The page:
Date of Award

7-2019

Rights

© 2019 Elizabeth J. Kranz

Document Type

Dissertation

Degree Name

Doctor of Education (EdD)

Department

Educational Leadership

First Advisor

Yvette Ghormley

Second Advisor

Bryan Corbin

Third Advisor

Jeremi Bauer

Abstract

The purpose of this qualitative descriptive study was to explore the implementation of soft skills that are critical to the success, as defined by promotability and long-term career trajectory, of STEM professionals from the perspective of STEM professionals and those with whom they work closely. Participants for the study represented two professional categories, (a) late-career STEM professionals and (b) human resources professionals with experience in succession planning for STEM professionals. These two groups of participants were selected for their experience with the soft skills and capabilities necessary for STEM professional career progression.

The primary research question was: What components and activities of identified soft skills are most relevant to the professional STEM setting? The secondary research question was: What soft skills, based on value and applicability, are critical to advancing the success, as defined by promotability and long-term career trajectory, of a STEM professional? Tertiary investigation explored current soft skills development strategies in STEM professionals. The objective was to understand the implementation of soft skills that play a critical role in the promotability of STEM professionals and long-term STEM career trajectories based on the interpretation of the participants’ experiences.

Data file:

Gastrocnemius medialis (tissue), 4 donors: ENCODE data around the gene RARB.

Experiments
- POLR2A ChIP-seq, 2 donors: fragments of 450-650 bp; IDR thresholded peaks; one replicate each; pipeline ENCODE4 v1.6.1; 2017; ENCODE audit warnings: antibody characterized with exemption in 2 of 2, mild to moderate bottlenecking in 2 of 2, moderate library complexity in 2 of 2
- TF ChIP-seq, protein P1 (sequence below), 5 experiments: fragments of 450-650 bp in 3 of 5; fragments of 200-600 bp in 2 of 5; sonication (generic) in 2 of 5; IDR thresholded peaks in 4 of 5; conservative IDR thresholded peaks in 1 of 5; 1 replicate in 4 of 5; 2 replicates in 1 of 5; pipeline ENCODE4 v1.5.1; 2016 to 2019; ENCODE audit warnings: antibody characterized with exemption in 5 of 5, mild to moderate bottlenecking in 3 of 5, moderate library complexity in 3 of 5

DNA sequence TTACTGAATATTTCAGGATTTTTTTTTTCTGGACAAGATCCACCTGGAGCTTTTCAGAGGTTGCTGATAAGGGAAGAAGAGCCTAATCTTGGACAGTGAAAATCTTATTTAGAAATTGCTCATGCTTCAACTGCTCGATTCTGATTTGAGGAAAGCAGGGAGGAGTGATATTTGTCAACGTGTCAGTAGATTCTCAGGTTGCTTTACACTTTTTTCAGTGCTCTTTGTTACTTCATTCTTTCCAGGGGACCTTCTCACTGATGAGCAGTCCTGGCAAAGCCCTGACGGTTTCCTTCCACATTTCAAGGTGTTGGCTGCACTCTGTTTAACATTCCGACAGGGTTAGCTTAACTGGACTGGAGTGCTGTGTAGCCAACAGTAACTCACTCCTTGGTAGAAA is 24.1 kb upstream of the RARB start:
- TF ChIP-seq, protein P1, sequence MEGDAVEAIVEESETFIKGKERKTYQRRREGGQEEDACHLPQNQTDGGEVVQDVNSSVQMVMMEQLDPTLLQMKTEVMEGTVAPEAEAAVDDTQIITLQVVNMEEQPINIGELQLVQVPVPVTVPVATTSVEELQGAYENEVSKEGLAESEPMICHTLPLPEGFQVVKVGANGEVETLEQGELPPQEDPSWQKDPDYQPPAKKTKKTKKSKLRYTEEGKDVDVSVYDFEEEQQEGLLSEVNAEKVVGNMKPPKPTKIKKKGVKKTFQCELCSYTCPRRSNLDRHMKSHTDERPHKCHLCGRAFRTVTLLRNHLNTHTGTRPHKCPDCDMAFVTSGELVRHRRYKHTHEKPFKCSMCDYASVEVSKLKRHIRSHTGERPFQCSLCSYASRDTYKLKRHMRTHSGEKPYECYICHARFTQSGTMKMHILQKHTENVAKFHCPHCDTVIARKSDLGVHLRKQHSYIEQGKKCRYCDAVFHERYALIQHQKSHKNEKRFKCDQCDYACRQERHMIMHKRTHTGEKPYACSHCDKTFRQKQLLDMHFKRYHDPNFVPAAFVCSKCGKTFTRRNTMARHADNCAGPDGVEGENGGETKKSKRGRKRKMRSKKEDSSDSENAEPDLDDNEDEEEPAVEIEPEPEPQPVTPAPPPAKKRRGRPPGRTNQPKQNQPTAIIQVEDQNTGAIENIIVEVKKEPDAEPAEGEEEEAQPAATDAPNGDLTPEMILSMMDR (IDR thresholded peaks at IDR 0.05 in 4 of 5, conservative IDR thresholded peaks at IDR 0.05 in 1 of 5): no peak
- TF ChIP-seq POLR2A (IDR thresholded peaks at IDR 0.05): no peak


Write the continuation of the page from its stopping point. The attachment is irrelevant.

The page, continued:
The results of the study emanated from two data collection procedures. First, a survey was administered to human resources professionals with succession planning experience for STEM professionals. The survey asked human resources professionals to rank STEM professionals’ implementation of 23 soft skills based on three categories: level of expertise, frequency of use, and career criticality. The survey portion of this study narrowed the vast list of soft skills to eight critical skills: communication/presentation/writing, ethics/inspiring moral trust, flexibility/resilience/adaptability, interpersonal skills, leadership/managing/coaching/mentoring, strategic thinking/problem solving, teamwork, and willingness to learn and accept responsibility for decisions. The survey results provided the focus for the second data collection process: interviews with late-career STEM professionals. The late-career STEM professionals were asked to share their experiences with the implementation of the eight critical soft skills and the role they played in their career success. A crosswalk matrix of the survey and interview results provides a visual representation of the qualitative data collected.

Comments

Ed.D. Dissertation

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